WASHINGTON (Reuters) - FBI Director Christopher Wray said on Friday that Facebook Inc’s proposal to encrypt its popular messaging program would turn the platform into a “dream come true for predators and child pornographers.”
Wray, who was one of several top Justice Department officials on Friday to address a crowd of law enforcement and child protection officials in Washington, said that Facebook's FB.O plan would produce "a lawless space created not by the American people or their representatives but by the owners of one big company."
Facebook intends to add encryption of wide swathes of communications on its platform.
His speech ratchets up the pressure on Facebook as the U.S. and allied governments renew their push to weaken the digital protections around the billions of messages people exchange each day.
Wray steered clear of making any specific proposal, saying that “companies themselves are best placed” to offer a way for law enforcement to get around encryption.
“We’re going to lose the ability to find those kids who need to be rescued,” Wray said. “We’re going to lose the ability to find the bad guys.”
The Justice Department's No. 2 official, who spoke after Wray, took a swipe at Apple Inc AAPL.O, which already uses end-to-end encryption on its messenger, saying the company reported only 43 tips to law enforcement last year about child exploitation.
Facebook, by contrast, reported globally 16 million child-exploitation tips, a number that he said could drop by as much as 70 percent if Facebook encrypts its messaging program the way Apple has done.
“Are we to assume that Apple magically ran platforms free of child exploitation?” Deputy Attorney General Jeff Rosen asked. “Or is it that companies with end-to-end encryption cannot see harmful illicit activity that was occurring on these platforms and they choose to avert their eyes by deploying end-to-end encryption?”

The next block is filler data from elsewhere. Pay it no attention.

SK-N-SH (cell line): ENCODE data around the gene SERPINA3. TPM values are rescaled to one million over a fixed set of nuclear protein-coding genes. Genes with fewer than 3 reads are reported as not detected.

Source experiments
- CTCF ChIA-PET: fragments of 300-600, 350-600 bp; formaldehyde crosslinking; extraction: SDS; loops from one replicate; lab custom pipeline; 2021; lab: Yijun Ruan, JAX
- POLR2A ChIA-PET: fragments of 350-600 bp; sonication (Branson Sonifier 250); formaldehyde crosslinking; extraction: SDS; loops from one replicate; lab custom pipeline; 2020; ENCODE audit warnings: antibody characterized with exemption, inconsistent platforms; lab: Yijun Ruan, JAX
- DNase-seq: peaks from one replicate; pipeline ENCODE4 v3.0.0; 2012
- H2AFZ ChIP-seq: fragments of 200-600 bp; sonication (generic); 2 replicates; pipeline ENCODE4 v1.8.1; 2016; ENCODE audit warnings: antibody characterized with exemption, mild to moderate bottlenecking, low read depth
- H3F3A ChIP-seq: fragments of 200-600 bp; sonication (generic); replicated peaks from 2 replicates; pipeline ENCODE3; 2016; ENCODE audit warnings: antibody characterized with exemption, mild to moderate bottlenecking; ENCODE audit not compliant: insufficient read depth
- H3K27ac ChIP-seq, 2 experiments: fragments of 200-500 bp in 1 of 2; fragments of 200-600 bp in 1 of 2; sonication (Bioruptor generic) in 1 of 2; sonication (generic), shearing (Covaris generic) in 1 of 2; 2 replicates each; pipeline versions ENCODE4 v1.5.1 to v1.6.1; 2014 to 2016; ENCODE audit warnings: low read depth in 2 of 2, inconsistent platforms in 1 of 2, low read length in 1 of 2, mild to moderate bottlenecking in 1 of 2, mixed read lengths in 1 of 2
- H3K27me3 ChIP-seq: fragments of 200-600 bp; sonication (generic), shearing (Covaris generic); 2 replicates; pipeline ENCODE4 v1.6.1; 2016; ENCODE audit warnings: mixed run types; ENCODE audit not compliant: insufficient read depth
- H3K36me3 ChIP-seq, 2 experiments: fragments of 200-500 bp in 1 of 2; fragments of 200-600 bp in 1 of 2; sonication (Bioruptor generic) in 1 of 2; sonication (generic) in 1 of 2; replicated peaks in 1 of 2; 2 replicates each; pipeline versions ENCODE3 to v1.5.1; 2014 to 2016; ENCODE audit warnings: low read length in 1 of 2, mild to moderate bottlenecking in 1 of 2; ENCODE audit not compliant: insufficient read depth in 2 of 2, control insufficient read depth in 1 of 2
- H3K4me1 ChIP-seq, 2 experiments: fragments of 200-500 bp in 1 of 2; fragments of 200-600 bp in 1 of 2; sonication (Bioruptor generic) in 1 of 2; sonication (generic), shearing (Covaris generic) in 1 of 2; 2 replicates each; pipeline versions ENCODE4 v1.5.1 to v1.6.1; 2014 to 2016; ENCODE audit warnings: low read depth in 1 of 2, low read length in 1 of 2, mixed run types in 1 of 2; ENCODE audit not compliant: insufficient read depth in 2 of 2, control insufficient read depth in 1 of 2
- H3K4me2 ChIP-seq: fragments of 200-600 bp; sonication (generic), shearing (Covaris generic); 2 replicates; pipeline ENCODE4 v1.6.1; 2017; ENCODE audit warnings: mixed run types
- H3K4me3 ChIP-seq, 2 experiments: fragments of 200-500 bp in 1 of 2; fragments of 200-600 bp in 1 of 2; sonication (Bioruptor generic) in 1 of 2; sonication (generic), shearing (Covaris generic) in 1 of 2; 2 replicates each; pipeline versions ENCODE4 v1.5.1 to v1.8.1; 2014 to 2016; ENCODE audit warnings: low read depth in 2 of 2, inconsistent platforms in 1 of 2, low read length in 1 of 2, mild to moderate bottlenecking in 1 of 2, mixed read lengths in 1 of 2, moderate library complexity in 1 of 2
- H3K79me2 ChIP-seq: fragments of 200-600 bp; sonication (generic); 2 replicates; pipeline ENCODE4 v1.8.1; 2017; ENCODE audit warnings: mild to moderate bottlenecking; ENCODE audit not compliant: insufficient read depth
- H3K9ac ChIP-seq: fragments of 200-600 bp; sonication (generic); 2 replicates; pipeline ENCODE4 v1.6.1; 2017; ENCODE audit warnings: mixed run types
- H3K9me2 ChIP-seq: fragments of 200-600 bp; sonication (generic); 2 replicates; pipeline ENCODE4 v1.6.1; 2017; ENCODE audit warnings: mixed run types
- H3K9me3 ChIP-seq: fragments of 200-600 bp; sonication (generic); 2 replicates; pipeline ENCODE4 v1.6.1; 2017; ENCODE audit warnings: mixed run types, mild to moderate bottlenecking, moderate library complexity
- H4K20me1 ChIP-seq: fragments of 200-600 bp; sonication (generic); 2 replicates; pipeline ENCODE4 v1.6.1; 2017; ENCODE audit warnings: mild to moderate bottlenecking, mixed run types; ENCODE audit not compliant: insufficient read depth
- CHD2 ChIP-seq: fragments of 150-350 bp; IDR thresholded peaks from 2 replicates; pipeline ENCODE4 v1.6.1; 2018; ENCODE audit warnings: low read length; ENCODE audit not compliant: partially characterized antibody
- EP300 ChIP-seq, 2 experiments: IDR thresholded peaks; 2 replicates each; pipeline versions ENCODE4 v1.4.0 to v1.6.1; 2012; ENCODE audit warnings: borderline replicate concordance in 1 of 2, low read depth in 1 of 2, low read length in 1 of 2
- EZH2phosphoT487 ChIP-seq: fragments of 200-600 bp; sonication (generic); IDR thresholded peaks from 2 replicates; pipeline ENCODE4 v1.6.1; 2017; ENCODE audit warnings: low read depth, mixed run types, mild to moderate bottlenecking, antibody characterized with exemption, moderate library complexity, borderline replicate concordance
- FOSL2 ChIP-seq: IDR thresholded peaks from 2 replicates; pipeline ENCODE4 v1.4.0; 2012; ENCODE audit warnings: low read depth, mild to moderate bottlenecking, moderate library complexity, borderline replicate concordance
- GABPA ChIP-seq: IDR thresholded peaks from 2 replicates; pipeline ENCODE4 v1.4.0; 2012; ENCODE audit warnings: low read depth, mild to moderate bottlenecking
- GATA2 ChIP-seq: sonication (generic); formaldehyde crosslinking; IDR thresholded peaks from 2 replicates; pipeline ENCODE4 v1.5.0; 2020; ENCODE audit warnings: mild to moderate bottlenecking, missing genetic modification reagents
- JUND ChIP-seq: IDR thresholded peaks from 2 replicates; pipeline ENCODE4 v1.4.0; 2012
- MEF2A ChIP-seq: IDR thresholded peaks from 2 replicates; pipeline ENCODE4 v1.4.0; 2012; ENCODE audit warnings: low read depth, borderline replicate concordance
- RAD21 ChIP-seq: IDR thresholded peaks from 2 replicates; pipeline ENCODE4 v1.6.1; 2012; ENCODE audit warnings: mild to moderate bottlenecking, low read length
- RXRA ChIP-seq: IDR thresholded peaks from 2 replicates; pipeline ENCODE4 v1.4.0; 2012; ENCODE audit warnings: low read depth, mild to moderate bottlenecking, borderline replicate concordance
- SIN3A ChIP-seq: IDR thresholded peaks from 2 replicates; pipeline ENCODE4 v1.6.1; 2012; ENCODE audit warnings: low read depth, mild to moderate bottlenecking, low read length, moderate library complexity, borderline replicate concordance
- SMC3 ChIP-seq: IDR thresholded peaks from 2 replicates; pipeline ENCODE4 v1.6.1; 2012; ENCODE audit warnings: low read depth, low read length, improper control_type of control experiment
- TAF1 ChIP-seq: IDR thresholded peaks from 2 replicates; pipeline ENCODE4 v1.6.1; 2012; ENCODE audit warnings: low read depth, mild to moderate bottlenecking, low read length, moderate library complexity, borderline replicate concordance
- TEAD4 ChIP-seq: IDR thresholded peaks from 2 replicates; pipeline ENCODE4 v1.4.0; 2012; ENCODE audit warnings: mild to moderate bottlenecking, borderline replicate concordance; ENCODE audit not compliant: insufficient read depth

The Justice Department event is part of a renewed push by the American, Australian, and British governments to force tech companies to help them circumvent the encryption that helps keeps digital communications secure.
Debates over encryption have been rumbling for more than 25 years, but officials’ anxiety has increased as major tech companies move toward automatically encrypting the messages on their platforms and the data held on phones.
In the past, officials have cited the threat of terrorism to buttress their campaigns again encryption. But as Islamic State and other extremist groups fade from the headlines, governments are trying a different tack, invoking the threat of child abuse to argue for “lawful access” to these devices.
Facebook’s privacy-focused move, announced by founder and Chief Executive Mark Zuckerberg this year, is causing particular consternation because the platform is the source of millions of tips to authorities about child abuse images every year.
Zuckerberg, speaking on the company’s weekly internal Q&A livestream on Thursday, defended the decision, saying he was “optimistic” Facebook would be able to identify predators even in encrypted systems by using the same tools it uses to fight election interference.
Many people have applauded Facebook’s push for privacy and security. Academics, experts, and privacy groups have long worried that circumventing the protections around private communications would open dangerous vulnerabilities that could make the entire internet less safe, and leave billions of users exposed to abusive surveillance.
Attorney General William Barr, who also spoke at Friday’s event, said the Justice Department “would like to engage with the private sector in exploring solutions,” but he warned that time is running out because the deployment of “warrant-proof encryption has accelerated.”
“The status quo is exceptionally dangerous, unacceptable, and only getting worse,” he said.
Daniel Castro, the vice president of the Washington-based Information Technology and Innovation Foundation, said in an interview ahead of Wray’s speech that government officials were framing the conversation around protecting children because it’s emotionally powerful.
“In the past they’ve really focused on terrorism,” he said. “They’ve really switched angles on that.”
Reporting by Raphael Satter and Sarah N. Lynch; Editing by Steve Orlofsky, David Gregorio and Daniel Wallis
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